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Metal/Prog Metal CD Reviews

Whitesnake

Restless Heart

Review by Greg Olma

Looking back, I can't believe it was 7 years between Whitesnake albums. 1990 saw the release of Slip of the Tongue , undoubtedly Whitesnake's most "metal" long player. Seven years later, we were treated to an all together different Whitesnake. Those of you, myself included, that prefer the older Whitesnake (i.e. Trouble, Ready an' Willing) will love this album. I think this was a brave step for Coverdale since most people would have been content if he made Whitesnake 1987 over and over again. Coverdale let his voice wrap around the melody of the song instead of screaming over it. This collection of songs do not require Tawny Kitaen dancing on a car to make them interesting. Adrian Vandenberg providesd all of the guitar work on this very '70s sounding album (also, his first studio recording with Whitesnake). The under-production is one of the strong points, giving the whole affair an organic feel; no Pro-Tools here. The majority of this album is rock solid with only a few songs that don't quite make the grade. The Japanese version adds 3 bonus track making this a total of 67 minutes of Whitesnake blues and rock 'n' roll.

This review is available in book format (hardcover and paperback) in Music Street Journal: 2005 Year Book Volume 3 at lulu.com/strangesound.

Track by Track Review
Don't Fade Away
Not the song I would have opened with, this is a slow build up but not quite getting there. It is nonetheless, a great track and a great vocal, but not an opener.
All In the Name of Love
A mid-paced rock 'n' roll song that would have fit on Trouble, Vandenberg provides a very tasteful solo on this one.
Restless Heart
Now here's an opener. This is probably the most "metal" song on the album, very much in the Whitesnake 1987 vein. Coverdale continues to keep his voice in singing mode instead of screaming and it sounds better for it.
Too Many Tears
The first bluesy number on the album, this is a good song except for the female backing vocals. The acoustic version on Starkers in Tokyo is much better - sometimes more is not better.
Crying
This song should have been called "Son of Trouble". This is a rockin' number that captures the old Whitesnake sound. Vandenberg plays this one like he is possessed by Moody & Marsden. It's definitely a stand-out track with Coverdale showing he can still rock with the best of 'em.
Stay With Me
This is a slow one that is one of the weaker songs on this album. It's not necessarily a bad song but not in the same league as the others.
Can't Go On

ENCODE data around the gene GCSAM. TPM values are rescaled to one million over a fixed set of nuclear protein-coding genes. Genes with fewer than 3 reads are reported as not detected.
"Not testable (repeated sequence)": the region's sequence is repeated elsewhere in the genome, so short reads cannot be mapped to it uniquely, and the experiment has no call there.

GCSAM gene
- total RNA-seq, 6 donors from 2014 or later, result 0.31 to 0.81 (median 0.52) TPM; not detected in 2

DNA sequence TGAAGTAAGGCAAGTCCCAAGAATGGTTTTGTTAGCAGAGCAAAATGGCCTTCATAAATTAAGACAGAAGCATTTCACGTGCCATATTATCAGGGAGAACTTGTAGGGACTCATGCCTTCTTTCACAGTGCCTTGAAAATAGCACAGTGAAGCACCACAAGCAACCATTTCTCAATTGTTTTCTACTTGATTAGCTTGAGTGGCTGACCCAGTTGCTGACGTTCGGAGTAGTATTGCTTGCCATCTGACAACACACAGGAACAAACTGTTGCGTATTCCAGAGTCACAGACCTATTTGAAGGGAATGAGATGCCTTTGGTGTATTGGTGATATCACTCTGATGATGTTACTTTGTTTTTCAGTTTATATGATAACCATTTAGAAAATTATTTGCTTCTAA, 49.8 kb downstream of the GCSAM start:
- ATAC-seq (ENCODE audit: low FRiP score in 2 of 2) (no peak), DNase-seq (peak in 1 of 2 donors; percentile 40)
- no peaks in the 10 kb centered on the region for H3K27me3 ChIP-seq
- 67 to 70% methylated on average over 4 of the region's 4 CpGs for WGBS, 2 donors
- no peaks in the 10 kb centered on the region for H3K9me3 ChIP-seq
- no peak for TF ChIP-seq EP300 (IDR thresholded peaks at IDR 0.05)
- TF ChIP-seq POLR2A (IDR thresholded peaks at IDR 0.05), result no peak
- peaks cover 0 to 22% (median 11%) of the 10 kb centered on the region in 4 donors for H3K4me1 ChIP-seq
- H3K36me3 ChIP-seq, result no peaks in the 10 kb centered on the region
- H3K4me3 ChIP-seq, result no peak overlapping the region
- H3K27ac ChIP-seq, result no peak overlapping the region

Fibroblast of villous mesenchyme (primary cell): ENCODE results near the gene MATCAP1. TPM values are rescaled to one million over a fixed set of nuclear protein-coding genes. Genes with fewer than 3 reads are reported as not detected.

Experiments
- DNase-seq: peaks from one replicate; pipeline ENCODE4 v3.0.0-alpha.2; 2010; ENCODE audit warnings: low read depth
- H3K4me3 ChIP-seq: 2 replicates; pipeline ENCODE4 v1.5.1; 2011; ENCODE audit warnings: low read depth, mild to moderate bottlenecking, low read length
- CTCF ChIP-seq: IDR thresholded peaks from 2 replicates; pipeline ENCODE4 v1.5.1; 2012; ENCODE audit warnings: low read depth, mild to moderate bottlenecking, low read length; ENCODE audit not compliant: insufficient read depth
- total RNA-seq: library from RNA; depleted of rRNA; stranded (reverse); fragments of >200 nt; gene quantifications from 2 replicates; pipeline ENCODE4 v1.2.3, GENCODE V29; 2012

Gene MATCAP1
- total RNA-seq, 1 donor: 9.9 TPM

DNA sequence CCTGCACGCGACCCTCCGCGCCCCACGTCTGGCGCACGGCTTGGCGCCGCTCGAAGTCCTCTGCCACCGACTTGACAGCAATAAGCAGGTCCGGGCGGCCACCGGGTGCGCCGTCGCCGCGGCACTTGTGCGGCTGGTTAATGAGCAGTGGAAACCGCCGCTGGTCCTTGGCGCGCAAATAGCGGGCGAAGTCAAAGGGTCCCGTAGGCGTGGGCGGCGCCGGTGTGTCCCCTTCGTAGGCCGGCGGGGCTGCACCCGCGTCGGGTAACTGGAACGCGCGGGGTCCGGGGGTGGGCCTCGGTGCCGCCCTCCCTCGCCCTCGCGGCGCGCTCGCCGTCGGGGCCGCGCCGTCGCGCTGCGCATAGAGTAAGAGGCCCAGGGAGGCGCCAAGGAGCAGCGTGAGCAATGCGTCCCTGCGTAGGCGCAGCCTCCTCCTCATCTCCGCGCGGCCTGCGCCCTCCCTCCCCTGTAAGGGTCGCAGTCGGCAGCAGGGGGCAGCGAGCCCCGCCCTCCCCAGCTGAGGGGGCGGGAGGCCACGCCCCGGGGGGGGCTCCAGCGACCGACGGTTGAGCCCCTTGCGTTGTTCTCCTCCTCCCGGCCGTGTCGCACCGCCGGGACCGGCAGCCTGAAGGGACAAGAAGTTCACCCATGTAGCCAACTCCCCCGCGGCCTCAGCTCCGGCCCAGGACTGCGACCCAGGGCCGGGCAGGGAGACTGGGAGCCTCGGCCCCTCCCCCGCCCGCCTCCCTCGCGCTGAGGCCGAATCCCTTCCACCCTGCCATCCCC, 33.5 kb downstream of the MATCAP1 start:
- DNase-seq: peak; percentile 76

An acoustic number that builds into a power ballad, very few bands can pull off a power ballad without it sounding like a sappy romance novel. Whitesnake is one of those bands and they prove it here.
You're So Fine
Up-tempo once again, this one sounds like a throw away from the Slide it In sessions. It's another example of a song that isn't really bad but doesn't stand up to the rest.
Your Precious Love
A blues number with an almost gospel-like chorus, Coverdale's vocals build to where he is almost screaming towards the end. His performance really saves this otherwise ordinary song.
Take Me Back Again
This is a great blues song done in the Led Zeppelin tradition. Coverdale's voice sounds so at home on this number. This is by far, one of the stand out tracks on the album.
Woman Trouble Blues
Starting (and ending) with an acoustic melody that sounds like Zeppelin's Gallows Pole, this one builds into a Zepp-esque rocker. This is the type of song that has given Zeppelin fans the ammo to call Whitesnake "a Zeppelin rip-off", but I have to say, no one does Zeppelin better than the Snake.
Anything You Want (Japanese Bonus Track)
A really good rockin' song complete with some great guitar work from Vandenberg, this would have been better as a replacement for "You're So Fine". Again, this one sounds like your older Whitesnake material.

Can't Stop Now (Japanese Bonus Track)
This is the fastest song on the album and another winner. It still contains that old Whitesnake sound but sped up to make it more modern sounding (as modern sounding as Whitesnake can be). I don't know why a killer song like this is omitted on the worldwide release and left for the Japanese market only.

OI (Instrumental) (Japanese Bonus Track)
This is a fast up-tempo rocker but you have to ask yourself "Why?". When you listen to Whitesnake, it's for Coverdale's vocals, not the instrumental passages. They should have closed the album with "Can't Stop Now".  

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